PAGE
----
“Nanofabricated Neural Probes for Dense 3 D Recordings of Brain Activity” is an article which was written by Athanassios G. Siapas, Michael L. Roukes, Derrick Chi, Evgueniy V. Lubenov, and Gustavo Rios and published by the American Chemical Society in 2016. The purpose of the article was to develop a dense Three-Dimensional (3-D) electrode array to be used for electrophysiology. This, according to the writers, is a configurable system architecture which specializes in the monitoring of the neural activity. The benefit of this innovation is that it operates using an unprecedented resolution and scale.
The writer begins their analysis by presenting a detailed and precise recap on the steps that have been made and accomplishments so far realized in the functionality of the brain. According to their research, much is already known about brain response properties such as memory rise, learning, motor control, and perception. However, there is little research which has been conducted to understand much about the circuit interactions of individual brain cells. The reason why this happens is that scientists have found it challenging to measure the activities of the neurons especially in human beings and other behaving animals (Schwarz, et al. 2014). This has resulted in the use of electrophysiology as the most effective alternative for monitoring the brain. However, the authors refute the effectiveness of electrophysiology because of its invasiveness in the recording of the spatial resolution, spatial extent, and electrodes. Since this issue remains unresolved, the researchers came up with an innovative idea whose implementation, they believe, would help in providing an ultimate solution to the computation challenges (Xie, et al. 2013). That is what the configurable system and the front-end molecular architecture-mounted 3-D electrode arrays for electrophysiology will seek to address.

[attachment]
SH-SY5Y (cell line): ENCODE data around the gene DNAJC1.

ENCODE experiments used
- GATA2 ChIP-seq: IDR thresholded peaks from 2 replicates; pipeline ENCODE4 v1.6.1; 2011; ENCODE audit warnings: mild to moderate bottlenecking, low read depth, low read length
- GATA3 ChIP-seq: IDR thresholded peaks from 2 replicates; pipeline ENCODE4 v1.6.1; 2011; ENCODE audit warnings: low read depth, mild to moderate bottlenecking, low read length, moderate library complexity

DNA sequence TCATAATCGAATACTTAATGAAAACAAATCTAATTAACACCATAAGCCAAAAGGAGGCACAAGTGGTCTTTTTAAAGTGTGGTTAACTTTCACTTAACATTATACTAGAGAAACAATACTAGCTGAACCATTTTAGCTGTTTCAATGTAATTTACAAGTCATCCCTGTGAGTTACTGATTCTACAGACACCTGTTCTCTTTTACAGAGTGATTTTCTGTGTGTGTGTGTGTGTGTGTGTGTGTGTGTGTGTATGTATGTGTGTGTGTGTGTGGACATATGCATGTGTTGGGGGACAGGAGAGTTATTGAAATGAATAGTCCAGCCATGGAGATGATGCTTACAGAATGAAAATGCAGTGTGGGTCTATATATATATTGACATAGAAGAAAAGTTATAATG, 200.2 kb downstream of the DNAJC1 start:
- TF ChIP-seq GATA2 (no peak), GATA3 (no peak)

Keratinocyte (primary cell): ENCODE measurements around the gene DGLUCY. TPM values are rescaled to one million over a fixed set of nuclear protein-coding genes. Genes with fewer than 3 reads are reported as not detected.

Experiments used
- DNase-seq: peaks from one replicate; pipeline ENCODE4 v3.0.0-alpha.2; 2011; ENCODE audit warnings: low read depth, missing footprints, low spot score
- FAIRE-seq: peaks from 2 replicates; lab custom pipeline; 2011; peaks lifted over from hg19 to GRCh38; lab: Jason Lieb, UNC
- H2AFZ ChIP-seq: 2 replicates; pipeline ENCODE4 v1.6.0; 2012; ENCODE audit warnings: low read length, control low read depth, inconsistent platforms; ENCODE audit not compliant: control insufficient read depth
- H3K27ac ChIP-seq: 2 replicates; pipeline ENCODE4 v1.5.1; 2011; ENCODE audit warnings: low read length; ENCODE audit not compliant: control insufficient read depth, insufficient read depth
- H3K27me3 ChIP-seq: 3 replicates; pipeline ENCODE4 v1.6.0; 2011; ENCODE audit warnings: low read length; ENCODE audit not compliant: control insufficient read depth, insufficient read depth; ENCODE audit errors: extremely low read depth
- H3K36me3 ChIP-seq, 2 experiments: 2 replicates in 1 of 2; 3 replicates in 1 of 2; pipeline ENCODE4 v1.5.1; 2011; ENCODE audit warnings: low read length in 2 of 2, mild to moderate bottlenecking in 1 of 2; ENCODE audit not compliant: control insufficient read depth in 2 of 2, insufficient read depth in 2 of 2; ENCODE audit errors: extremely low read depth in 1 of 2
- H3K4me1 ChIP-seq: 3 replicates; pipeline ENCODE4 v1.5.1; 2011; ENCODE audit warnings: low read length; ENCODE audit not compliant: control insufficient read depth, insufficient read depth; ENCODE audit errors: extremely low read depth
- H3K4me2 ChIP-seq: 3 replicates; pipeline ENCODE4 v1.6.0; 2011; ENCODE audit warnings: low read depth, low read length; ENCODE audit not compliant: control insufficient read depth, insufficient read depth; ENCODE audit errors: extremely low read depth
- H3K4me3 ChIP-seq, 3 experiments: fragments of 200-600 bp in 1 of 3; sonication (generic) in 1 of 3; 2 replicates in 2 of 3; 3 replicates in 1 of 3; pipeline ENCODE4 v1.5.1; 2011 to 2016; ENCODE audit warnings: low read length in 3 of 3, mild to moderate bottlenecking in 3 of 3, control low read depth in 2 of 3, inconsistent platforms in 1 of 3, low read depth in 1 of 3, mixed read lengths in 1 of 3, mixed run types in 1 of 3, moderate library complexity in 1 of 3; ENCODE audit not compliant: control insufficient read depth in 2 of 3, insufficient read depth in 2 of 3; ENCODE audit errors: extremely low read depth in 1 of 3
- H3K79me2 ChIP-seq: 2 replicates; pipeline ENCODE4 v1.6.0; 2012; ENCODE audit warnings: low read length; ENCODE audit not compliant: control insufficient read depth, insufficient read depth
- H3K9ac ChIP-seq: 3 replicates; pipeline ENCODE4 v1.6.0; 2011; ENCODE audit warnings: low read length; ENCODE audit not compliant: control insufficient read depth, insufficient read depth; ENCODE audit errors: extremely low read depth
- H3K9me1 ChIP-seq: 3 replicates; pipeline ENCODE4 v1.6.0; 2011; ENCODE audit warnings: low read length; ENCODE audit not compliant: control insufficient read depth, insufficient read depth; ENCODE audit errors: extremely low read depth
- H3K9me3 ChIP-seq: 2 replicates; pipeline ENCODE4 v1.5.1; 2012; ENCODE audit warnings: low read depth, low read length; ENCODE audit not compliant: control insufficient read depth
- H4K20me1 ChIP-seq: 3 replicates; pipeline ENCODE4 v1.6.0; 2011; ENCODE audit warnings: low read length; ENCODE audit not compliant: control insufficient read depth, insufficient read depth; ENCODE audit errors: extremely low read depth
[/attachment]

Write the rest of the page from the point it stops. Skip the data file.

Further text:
After keenly-reading the article and understanding every bit of it, I would like to point out that it is indeed a well-written piece. The authors did a commendable job because, during the entire time I read the article, I realized that it is of the highest possible standard. The writers used an appropriate structure composing of the abstract, background information, the research, findings, and conclusion. In the abstract, a precise, but a critical review of the whole article was done. Here, the researchers summarized all the main points covered in the article. In the introduction, the authors went ahead to provide comprehensive background information on the research efforts as well as the pending issues which must be addressed through such innovative work. For instance, they explain all the major milestones and the loopholes which still need to be filled through further research. After giving such insightful background information, the writers discuss, in details, everything about the new technology. All the points made are supported using real evidence and made sensible using graphic illustrations (Khodagholy, et al. 2013). The authors explain all the necessary information about the technology and give adequate explanations on how it can be used to ensure that it accomplished its objectives. At the same time, the article includes enough information on all the features and properties of the innovation.
In conclusion, “Nanofabricated Neural Probes for Dense 3 D Recordings of Brain Activity” is an insightful article which presents research which the scholars carried out to address a real-life problem. It is an excellent article which contains adequate textual and graphic information on the subject matter. Despite researching such a complex topic, the writers tried all that they could to simplify the language and make it easier for anyone who reads the article to understand it. If the article is put into practice, its recommendations and findings can be of significant contribution towards the accurate recording of all the activities of the brain.